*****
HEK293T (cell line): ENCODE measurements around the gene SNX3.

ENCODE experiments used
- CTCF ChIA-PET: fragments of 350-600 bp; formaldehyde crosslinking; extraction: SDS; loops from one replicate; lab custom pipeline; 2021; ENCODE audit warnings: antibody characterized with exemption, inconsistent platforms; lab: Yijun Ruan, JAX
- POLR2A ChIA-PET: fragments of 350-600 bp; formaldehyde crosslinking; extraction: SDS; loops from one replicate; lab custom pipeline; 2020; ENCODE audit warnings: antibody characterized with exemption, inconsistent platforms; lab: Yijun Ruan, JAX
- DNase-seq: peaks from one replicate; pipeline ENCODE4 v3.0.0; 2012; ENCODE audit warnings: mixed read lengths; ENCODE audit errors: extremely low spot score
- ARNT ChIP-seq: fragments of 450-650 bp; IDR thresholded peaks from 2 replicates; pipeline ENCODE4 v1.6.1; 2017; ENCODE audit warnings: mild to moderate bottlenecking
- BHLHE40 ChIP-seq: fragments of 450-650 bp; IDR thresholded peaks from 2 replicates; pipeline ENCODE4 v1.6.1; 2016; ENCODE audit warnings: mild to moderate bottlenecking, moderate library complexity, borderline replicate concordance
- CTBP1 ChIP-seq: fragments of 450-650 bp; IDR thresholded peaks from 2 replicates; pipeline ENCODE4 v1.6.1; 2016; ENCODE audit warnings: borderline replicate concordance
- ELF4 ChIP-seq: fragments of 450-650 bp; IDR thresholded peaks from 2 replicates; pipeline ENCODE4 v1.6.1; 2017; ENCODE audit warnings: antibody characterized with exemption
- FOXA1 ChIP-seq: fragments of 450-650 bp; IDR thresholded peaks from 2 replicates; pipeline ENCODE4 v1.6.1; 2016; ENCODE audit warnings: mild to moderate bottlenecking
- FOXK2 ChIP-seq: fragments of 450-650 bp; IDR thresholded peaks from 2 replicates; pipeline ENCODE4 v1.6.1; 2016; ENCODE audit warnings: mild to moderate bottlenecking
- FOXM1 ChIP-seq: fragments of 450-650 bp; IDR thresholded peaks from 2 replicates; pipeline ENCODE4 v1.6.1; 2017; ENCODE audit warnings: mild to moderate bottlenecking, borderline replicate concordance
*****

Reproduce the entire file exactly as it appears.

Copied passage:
HEK293T (cell line): ENCODE measurements around the gene SNX3.

ENCODE experiments used
- CTCF ChIA-PET: fragments of 350-600 bp; formaldehyde crosslinking; extraction: SDS; loops from one replicate; lab custom pipeline; 2021; ENCODE audit warnings: antibody characterized with exemption, inconsistent platforms; lab: Yijun Ruan, JAX
- POLR2A ChIA-PET: fragments of 350-600 bp; formaldehyde crosslinking; extraction: SDS; loops from one replicate; lab custom pipeline; 2020; ENCODE audit warnings: antibody characterized with exemption, inconsistent platforms; lab: Yijun Ruan, JAX
- DNase-seq: peaks from one replicate; pipeline ENCODE4 v3.0.0; 2012; ENCODE audit warnings: mixed read lengths; ENCODE audit errors: extremely low spot score
- ARNT ChIP-seq: fragments of 450-650 bp; IDR thresholded peaks from 2 replicates; pipeline ENCODE4 v1.6.1; 2017; ENCODE audit warnings: mild to moderate bottlenecking
- BHLHE40 ChIP-seq: fragments of 450-650 bp; IDR thresholded peaks from 2 replicates; pipeline ENCODE4 v1.6.1; 2016; ENCODE audit warnings: mild to moderate bottlenecking, moderate library complexity, borderline replicate concordance
- CTBP1 ChIP-seq: fragments of 450-650 bp; IDR thresholded peaks from 2 replicates; pipeline ENCODE4 v1.6.1; 2016; ENCODE audit warnings: borderline replicate concordance
- ELF4 ChIP-seq: fragments of 450-650 bp; IDR thresholded peaks from 2 replicates; pipeline ENCODE4 v1.6.1; 2017; ENCODE audit warnings: antibody characterized with exemption
- FOXA1 ChIP-seq: fragments of 450-650 bp; IDR thresholded peaks from 2 replicates; pipeline ENCODE4 v1.6.1; 2016; ENCODE audit warnings: mild to moderate bottlenecking
- FOXK2 ChIP-seq: fragments of 450-650 bp; IDR thresholded peaks from 2 replicates; pipeline ENCODE4 v1.6.1; 2016; ENCODE audit warnings: mild to moderate bottlenecking
- FOXM1 ChIP-seq: fragments of 450-650 bp; IDR thresholded peaks from 2 replicates; pipeline ENCODE4 v1.6.1; 2017; ENCODE audit warnings: mild to moderate bottlenecking, borderline replicate concordance